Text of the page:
Sunday, May 27, 2007
In loving memory of Lusitania Andrews
To round off a very dull wet Sunday, TV offered a choice of either a documentary about the wreck of a pirate ship, or the BBC's full blown drama-documentary on the sinking of the Lusitania. In this, Winston Churchill and the Admiralty manipulated some perfectly decent German submariners into torpedoing the liner. The ship was also packed full of some contraband explosives, though the programme did stop short of implying they had been loaded aboard to make sure that the loss was catastrophic.
The BBC's offerings (what I see of them, I certainly spend far more time on their website than actually watching the box) are often enlivened by contempt for and revulsion at 'the government'. I recall a particularly egregious episode of Doctor Who, in which flatulent alien pigs had taken over 10 Downing Street. Here in this case, the account of the historic likelihoods was so skewed as to suggest that the Lusitania was being treated as a metaphor or a symbol of bad faith between government and civilian population. I have no objection to the BBC scoring points, but does history have to be so unscrupulously co-opted?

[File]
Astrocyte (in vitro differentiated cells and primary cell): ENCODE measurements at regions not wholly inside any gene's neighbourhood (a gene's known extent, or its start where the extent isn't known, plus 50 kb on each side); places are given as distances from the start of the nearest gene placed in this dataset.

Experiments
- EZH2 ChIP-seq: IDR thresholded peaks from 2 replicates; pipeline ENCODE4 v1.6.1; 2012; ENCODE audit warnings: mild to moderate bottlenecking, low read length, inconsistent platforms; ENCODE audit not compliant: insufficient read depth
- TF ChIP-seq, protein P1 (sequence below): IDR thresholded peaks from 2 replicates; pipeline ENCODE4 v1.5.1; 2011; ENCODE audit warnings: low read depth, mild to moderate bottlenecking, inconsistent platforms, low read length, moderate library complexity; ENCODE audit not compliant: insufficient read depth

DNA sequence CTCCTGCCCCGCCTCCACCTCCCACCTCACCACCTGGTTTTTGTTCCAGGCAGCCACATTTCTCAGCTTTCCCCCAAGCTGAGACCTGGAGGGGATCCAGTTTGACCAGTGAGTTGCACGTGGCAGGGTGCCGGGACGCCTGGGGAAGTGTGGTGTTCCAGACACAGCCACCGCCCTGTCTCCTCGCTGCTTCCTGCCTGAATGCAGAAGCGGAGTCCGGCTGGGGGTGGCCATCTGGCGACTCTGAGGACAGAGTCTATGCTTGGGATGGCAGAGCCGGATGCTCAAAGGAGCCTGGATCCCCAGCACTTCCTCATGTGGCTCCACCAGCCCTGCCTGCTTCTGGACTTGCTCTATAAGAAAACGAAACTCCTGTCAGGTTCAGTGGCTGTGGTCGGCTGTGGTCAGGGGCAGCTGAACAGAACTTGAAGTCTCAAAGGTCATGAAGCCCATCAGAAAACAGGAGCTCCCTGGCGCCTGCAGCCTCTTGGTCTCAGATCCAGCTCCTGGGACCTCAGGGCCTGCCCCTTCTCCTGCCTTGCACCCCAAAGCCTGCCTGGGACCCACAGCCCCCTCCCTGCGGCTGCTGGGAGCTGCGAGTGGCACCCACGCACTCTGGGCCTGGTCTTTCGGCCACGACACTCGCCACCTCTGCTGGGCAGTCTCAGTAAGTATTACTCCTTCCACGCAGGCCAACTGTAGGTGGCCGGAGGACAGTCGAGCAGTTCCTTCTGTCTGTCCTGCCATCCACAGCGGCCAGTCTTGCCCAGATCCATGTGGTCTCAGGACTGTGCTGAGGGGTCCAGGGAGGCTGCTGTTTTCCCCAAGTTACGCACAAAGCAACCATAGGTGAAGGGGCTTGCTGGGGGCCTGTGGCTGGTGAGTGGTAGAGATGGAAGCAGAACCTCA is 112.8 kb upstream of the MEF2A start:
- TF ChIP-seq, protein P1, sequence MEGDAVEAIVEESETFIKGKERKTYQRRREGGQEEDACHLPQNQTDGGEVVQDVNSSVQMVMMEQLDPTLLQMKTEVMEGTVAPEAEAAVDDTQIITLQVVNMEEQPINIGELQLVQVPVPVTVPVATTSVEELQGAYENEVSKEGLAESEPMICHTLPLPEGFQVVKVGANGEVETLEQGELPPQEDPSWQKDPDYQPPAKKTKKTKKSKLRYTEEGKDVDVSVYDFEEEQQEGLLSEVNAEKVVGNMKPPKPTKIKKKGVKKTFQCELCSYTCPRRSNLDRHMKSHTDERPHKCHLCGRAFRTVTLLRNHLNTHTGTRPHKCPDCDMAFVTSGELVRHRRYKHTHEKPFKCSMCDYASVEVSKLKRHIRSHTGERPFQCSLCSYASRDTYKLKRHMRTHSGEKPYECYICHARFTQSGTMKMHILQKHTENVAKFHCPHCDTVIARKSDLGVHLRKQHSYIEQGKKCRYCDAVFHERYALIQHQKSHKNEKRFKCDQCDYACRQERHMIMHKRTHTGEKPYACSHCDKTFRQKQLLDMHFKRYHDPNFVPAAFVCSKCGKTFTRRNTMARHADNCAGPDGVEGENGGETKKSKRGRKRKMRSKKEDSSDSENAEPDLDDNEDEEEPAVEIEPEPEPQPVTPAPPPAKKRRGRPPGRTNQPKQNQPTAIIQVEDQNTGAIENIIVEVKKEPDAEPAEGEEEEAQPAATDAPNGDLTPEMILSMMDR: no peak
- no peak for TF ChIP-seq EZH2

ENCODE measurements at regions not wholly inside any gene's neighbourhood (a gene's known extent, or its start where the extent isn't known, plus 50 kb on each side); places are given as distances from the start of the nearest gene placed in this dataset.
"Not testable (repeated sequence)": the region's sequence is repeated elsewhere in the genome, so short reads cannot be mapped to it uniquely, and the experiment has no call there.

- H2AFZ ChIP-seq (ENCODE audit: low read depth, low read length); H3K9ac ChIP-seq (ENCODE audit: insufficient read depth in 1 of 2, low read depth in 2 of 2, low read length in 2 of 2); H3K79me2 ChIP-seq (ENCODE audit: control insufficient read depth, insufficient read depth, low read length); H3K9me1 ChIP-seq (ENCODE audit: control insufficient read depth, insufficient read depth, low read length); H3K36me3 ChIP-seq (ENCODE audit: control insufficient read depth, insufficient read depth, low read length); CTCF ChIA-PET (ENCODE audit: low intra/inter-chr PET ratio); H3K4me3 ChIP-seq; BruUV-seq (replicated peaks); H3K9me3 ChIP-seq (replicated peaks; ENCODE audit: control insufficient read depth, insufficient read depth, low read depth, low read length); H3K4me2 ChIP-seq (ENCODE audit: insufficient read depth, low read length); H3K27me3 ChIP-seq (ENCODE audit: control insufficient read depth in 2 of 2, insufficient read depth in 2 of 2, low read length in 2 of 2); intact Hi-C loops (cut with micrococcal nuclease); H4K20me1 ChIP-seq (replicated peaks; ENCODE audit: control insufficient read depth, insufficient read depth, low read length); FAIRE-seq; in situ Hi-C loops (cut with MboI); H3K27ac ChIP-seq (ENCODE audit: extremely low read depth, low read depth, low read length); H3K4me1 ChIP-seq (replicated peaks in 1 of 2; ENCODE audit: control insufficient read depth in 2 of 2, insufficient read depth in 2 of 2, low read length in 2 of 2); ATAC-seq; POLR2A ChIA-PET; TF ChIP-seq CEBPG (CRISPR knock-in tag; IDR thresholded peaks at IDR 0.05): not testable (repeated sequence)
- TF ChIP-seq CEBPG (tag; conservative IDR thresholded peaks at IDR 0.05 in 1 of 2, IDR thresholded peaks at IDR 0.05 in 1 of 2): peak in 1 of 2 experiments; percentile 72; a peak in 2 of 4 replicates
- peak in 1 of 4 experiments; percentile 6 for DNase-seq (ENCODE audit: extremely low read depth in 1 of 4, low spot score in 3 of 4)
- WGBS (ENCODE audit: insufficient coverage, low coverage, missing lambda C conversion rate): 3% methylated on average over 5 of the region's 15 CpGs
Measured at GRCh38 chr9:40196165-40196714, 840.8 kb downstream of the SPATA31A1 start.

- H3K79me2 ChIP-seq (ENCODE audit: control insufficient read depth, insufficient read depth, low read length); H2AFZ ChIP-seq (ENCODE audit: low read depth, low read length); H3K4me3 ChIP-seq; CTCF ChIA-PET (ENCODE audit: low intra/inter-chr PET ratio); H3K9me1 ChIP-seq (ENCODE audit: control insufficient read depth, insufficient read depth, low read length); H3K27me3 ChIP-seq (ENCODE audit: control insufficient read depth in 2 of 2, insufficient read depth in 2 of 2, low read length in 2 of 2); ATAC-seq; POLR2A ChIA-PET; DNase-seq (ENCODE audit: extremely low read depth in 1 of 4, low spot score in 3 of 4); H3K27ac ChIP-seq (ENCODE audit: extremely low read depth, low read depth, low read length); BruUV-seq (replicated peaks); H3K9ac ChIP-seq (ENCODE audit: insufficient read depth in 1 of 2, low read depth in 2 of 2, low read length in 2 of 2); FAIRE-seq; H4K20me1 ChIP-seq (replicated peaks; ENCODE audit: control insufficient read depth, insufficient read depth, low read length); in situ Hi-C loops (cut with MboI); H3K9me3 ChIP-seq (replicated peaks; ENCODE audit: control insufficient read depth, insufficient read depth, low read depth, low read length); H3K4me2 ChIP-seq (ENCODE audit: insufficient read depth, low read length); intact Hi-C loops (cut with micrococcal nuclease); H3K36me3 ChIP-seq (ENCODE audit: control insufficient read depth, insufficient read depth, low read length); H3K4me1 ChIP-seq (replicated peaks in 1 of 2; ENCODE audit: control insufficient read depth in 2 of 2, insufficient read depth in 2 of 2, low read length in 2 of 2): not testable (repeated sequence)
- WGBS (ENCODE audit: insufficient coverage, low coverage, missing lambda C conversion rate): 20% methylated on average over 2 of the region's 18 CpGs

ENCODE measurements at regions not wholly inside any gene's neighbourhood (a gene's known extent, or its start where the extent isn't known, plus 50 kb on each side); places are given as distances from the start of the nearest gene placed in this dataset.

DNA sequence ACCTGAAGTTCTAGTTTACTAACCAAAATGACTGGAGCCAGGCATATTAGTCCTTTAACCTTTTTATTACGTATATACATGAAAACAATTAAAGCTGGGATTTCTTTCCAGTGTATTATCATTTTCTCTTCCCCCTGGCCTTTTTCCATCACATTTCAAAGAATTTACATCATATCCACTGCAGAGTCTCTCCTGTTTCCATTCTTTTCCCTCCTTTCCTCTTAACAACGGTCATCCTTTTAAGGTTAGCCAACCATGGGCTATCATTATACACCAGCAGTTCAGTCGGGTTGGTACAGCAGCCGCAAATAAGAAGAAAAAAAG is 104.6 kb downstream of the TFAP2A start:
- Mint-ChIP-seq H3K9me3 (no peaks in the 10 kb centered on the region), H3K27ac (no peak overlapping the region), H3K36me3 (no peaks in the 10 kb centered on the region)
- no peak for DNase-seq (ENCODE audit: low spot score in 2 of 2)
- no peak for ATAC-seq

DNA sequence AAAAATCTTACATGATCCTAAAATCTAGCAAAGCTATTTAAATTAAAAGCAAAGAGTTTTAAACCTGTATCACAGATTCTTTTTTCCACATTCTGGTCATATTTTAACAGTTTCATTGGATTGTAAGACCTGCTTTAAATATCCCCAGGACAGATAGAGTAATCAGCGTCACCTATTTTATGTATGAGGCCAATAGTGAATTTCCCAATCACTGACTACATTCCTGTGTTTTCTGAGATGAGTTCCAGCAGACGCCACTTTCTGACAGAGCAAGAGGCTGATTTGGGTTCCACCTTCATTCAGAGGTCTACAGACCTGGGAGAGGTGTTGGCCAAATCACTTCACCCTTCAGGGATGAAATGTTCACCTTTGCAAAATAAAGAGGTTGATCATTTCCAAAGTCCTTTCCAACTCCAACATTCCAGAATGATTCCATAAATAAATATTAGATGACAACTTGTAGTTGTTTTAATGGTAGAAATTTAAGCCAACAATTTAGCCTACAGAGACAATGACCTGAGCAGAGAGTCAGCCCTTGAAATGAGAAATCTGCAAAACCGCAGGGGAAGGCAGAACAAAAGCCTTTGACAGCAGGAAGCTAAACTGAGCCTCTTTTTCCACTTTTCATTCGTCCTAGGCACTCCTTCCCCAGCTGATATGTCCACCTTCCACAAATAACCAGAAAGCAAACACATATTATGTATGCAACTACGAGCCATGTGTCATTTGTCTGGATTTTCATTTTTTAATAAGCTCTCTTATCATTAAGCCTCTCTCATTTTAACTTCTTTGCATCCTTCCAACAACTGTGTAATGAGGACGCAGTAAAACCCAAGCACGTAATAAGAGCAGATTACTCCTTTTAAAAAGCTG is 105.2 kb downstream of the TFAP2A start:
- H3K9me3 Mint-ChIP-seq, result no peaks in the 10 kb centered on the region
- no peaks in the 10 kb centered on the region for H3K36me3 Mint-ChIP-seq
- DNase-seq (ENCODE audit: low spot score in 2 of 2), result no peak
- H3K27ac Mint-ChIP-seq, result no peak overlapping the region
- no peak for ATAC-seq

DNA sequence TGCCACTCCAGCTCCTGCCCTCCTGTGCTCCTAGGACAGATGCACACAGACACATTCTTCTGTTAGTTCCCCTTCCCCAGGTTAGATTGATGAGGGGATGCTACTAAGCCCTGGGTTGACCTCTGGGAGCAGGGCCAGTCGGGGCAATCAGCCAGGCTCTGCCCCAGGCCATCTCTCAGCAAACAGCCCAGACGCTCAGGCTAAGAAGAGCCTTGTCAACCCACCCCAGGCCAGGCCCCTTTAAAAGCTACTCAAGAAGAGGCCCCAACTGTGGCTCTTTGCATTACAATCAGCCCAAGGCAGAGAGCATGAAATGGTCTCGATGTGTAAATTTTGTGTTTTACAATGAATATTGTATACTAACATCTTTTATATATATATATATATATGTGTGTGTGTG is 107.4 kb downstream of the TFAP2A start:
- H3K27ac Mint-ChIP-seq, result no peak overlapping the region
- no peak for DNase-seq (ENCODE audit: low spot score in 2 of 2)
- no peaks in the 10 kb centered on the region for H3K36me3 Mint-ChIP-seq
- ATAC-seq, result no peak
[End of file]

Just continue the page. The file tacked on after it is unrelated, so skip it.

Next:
But it all reminded me of this child's gravestone in Langley Marish churchyard: dying at 2 years and 11 months on July 6th, 1917, Lusitania Andrews had been born at around the outbreak of the war. For decades in the first half of the 20th century, ocean liners were a source of national prestige. Locomotives competed. In these latter days of unheroic technology, we have to make do with celebrities, who strive to be thinner, faster, consume more resources, etc. The name seemed suitable to Mr and Mrs Andrews for their little baby girl, as parents do pick on names that are in the media. After the terrible loss of the ship, perhaps they felt they had not after all chosen well, and that the little Lusitania was unluckily named. Sadly, they soon had reason to think as much.
I recall that in the Cinthio source narrative for Othello, Desdemona's father is (after it all) blamed for having given his murdered daughter such an unlucky name.